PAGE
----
At this point, I’m continuing to do fine, and so is the rest of my family. None of us have come down sick with the coronavirus; given that we’re all still healthy, we’re left wondering whether we already had it and didn’t realize it, or whether we had coronavirus and were asymptomatic, or what. Regardless, I just count my blessings that we are all still healthy, and I hope it remains that way. Especially since everyone in my household knows people who have coronavirus symptoms, and all of us at the very least know friends of friends who either fell critically ill or passed away from the coronavirus.

It has become spooky just how quiet things are around my neighborhood. It is literally quieter than it often is on a Sunday morning, with one exception: the number of sirens we hear. As for the sirens, we hear them all…the…time.

As a whole, the situation in New York City is not good. However, if readers really want to see exactly where in New York City the situation is worst, I would encourage you to take a look at a map published by the New York City Department of Health and Mental Hygiene that details the number of cases in each zip code as of March 31st. It is not a perfect map, as not all zip codes contain the same number of people; however, it gives people a picture of some of the places where the highest number of people have tested positive for the coronavirus. I won’t analyze the numbers in every zip code, but there are a few observations that people should be aware of, in order to better understand the situation in New York City:

  • I live in one of the zip codes shaded in light purple on the map. What this means is that some areas have been hit harder than mine, but that my area has its fair share of positive tests for the coronavirus.
  • A number of the zip codes shaded in dark purple include neighborhoods such as Elmhurst and Corona in Queens, East New York in Brooklyn, and Morrisania in The Bronx. Many of these hard-hit neighborhoods are socioeconomically not exactly what you call well-to-do. That’s concerning, because it means that the coronavirus is ravaging neighborhoods where many of their residents may not have access to high-quality health care even in the best of circumstances (let alone under the circumstances of a pandemic).
  • Since the aforementioned areas are socioeconomically not exactly what you call well-to-do, residents in those areas who aren’t experiencing hospital-level coronavirus symptoms may not have the sort of access to testing that many wealthier people have. Therefore, I’m guessing that the number of coronavirus cases in the aforementioned neighborhoods may actually be underreported, even though the numbers are already high as-is.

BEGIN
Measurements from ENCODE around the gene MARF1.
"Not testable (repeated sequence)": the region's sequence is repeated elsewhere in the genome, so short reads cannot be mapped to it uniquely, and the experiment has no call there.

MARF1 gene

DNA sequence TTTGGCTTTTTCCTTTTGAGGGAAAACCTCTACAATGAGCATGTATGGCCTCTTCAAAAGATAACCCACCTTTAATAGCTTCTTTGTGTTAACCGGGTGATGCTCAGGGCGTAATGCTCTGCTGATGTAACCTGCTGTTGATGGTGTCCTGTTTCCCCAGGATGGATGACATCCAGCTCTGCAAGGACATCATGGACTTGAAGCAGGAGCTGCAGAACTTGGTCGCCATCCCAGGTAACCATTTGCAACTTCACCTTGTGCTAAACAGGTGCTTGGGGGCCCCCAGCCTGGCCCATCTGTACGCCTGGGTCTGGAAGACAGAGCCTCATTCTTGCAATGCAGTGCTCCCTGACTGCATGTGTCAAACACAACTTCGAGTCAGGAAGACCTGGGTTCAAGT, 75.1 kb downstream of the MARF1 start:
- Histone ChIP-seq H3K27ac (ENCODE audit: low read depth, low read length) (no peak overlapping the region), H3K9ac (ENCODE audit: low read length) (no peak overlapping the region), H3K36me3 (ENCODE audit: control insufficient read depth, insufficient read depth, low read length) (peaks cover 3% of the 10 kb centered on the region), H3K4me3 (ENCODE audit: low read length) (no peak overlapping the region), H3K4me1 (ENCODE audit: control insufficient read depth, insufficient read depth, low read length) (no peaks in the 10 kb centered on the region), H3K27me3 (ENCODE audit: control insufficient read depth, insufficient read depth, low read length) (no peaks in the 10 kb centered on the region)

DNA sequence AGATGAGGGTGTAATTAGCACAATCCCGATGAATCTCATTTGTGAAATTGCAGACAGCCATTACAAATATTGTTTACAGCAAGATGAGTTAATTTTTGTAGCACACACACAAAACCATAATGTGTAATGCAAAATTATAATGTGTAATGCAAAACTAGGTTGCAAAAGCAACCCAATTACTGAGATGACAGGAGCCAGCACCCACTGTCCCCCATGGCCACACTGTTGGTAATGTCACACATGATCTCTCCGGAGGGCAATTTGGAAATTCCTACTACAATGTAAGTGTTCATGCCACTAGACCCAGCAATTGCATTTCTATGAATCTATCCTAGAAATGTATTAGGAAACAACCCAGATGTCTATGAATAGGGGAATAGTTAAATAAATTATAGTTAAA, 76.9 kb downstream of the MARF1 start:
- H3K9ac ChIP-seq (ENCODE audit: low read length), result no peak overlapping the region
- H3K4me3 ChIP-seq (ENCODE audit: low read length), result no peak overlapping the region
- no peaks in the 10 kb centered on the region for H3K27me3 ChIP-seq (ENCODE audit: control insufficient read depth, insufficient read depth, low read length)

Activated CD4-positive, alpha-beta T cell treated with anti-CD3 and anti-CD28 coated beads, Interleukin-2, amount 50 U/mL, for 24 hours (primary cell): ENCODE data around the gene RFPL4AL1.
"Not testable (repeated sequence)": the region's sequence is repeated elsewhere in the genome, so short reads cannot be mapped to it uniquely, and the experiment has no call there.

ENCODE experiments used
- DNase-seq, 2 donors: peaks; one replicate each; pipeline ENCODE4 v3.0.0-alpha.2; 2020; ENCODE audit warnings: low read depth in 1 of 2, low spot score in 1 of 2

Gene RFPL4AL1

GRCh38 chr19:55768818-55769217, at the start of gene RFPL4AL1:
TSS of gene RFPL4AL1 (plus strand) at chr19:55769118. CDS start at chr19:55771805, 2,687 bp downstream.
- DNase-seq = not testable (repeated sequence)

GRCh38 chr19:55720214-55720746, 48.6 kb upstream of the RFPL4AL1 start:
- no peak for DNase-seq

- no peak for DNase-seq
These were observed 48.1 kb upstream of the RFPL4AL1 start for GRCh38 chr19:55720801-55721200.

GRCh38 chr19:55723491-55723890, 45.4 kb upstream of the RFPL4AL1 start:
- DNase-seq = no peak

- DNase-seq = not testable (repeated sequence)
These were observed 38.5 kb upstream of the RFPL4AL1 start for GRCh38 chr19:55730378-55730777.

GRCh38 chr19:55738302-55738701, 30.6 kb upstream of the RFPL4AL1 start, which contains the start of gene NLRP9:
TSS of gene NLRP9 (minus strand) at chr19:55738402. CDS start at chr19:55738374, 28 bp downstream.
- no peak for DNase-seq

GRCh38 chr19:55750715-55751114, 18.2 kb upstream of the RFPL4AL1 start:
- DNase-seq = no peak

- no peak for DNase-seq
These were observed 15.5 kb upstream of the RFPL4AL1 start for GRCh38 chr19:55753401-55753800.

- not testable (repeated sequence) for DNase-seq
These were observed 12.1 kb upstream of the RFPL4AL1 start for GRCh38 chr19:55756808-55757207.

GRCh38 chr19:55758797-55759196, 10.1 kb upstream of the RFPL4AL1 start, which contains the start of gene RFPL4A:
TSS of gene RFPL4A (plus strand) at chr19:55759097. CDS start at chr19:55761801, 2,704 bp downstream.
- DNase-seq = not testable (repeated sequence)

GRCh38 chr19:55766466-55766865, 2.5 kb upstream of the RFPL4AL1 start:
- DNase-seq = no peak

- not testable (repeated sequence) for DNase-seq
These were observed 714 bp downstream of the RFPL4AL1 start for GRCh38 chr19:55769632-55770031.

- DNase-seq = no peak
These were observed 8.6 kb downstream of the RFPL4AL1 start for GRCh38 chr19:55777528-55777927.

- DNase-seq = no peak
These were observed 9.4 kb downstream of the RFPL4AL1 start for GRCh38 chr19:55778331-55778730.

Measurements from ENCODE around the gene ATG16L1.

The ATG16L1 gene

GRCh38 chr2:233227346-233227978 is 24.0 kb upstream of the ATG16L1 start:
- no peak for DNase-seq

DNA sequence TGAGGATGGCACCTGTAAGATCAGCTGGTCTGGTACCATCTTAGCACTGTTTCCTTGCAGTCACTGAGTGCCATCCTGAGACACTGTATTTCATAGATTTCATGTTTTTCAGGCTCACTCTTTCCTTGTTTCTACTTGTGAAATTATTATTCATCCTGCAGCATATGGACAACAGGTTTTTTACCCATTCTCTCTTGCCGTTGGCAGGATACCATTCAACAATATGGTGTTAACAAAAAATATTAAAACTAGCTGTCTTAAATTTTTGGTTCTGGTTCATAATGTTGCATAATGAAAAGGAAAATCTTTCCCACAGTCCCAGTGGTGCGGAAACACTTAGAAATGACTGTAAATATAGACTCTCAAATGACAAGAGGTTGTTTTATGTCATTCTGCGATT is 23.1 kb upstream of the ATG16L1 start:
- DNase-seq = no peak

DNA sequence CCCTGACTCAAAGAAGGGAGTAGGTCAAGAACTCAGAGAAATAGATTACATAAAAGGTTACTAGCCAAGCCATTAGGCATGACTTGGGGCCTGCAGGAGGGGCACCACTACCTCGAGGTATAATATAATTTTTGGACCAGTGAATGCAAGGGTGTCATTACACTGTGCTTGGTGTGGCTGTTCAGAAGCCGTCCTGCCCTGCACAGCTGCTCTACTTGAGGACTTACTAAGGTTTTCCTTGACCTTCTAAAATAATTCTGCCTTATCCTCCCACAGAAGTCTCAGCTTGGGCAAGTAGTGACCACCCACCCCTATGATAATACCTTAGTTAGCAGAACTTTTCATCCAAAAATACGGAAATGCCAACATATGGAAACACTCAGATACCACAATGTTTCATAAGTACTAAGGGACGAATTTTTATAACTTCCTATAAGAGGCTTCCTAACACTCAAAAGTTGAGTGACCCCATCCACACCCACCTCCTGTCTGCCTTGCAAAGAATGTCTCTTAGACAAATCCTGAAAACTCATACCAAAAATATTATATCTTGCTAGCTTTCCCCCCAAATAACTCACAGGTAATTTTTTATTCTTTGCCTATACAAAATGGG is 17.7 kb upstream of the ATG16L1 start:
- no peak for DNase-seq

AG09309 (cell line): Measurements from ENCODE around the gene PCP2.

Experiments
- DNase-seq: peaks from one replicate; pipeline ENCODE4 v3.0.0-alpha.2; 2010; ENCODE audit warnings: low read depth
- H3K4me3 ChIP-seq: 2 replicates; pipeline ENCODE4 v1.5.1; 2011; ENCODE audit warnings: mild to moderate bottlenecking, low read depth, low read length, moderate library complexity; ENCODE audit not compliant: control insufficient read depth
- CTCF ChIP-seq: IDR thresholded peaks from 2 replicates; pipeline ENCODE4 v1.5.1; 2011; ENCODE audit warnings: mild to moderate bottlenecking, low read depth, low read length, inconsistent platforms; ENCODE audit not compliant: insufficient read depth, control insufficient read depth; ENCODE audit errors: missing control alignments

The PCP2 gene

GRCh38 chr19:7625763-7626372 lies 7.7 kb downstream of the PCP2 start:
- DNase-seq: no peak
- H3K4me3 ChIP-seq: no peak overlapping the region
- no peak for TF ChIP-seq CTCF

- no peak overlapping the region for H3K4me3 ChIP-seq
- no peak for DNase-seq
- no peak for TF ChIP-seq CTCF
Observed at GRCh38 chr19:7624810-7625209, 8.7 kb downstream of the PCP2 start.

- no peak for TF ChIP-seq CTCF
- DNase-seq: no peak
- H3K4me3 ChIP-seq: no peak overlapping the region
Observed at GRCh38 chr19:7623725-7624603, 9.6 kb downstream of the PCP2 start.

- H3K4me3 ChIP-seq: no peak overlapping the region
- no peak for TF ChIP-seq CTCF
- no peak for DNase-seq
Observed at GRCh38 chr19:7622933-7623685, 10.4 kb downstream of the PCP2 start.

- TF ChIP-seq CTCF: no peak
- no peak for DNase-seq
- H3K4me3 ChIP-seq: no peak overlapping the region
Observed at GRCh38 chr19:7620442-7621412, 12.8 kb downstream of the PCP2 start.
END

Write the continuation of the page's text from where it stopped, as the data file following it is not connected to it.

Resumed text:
Speaking of access to care, I’ve been telling people not to to treat Governor Andrew Cuomo (my governor), who has suddenly become a darling of many on the left, as a hero. Why? Because in the middle of a freaking pandemic, Governor Cuomo’s Medicaid Redesign Team is recommending cuts in funding to hospitals and Medicaid.[1] I understand my state is facing a significant budget deficit, but a hero would not propose to cut health care funding in a pandemic. I know that’s somewhat off topic (but maybe somewhat on topic, as cuts might hurt New York’s response to another round of coronavirus or some other pandemic), but I just had to get that off my chest.

That’s pretty much it on my end. I hope my readers are hanging in there!


[1] https://www.nbcnewyork.com/news/politics/ny-looking-at-hospital-budget-cuts-even-as-coronavirus-crisis-deepens/2347157/

Coronavirus Update From New York City: March 19, 2020

Let me first start out by saying that this post is being written impromptu, so this will be much less polished than most of my content on here.

That being said, with how much the coronavirus situation has escalated in New York City just in the last couple of days, I thought that it was important to provide my readers an update on how I’m doing and how my city is doing. I hope to do this on a weekly basis, usually on Thursday evenings (though the timing of these updates, just like nearly everything else during this time, is subject to change). Note that this is in addition to, not instead of, my regularly scheduled posts on Monday evenings. Also note that all of these posts will tend to be impromptu in nature, so all these updates will have content less polished than most of my content on here.

Personally, I am doing about as well as I could be, considering the circumstances. I have job stability, so I am in no danger of losing my job. Furthermore, starting next week, I will be working from home. Finally, many (but not all, by any means) of the things I do at work are things I can do at home as well, so the change won’t be quite as jarring for me as it will be for some people.

However, the situation in New York City is not good at all. As of the time I’m writing this, over 3,600 New Yorkers have tested positive for the coronavirus (with 22 deaths). Worse yet, New York City Mayor Bill de Blasio said in a press conference late this afternoon that the city could be 2-3 weeks away from running out of some medical supplies. I am hoping Mayor de Blasio was being hyperbolic about the situation with our hospitals, but fear that he is not.

Needless to say, for those of you who are believers in prayer, please keep New York City in prayer. For those of you who are not believers in prayer, please keep New York City in your thoughts.

Election Day Coming Up: Remember to Vote!

For those of my readers who are in the United States, please remember to vote tomorrow.

While much attention may be focused on the election for President that is about one year from now, the smaller elections are important as well. Elections for local and state offices, as well as referendums on your ballot, can have a major impact on whether certain injustices are addressed or not.

So, while the excitement may not be there for the elections in 2019 quite like there will be for the elections in 2020, I encourage all of my American readers to vote. As for all of my non-American readers, I hope that you will also vote when/if you have elections.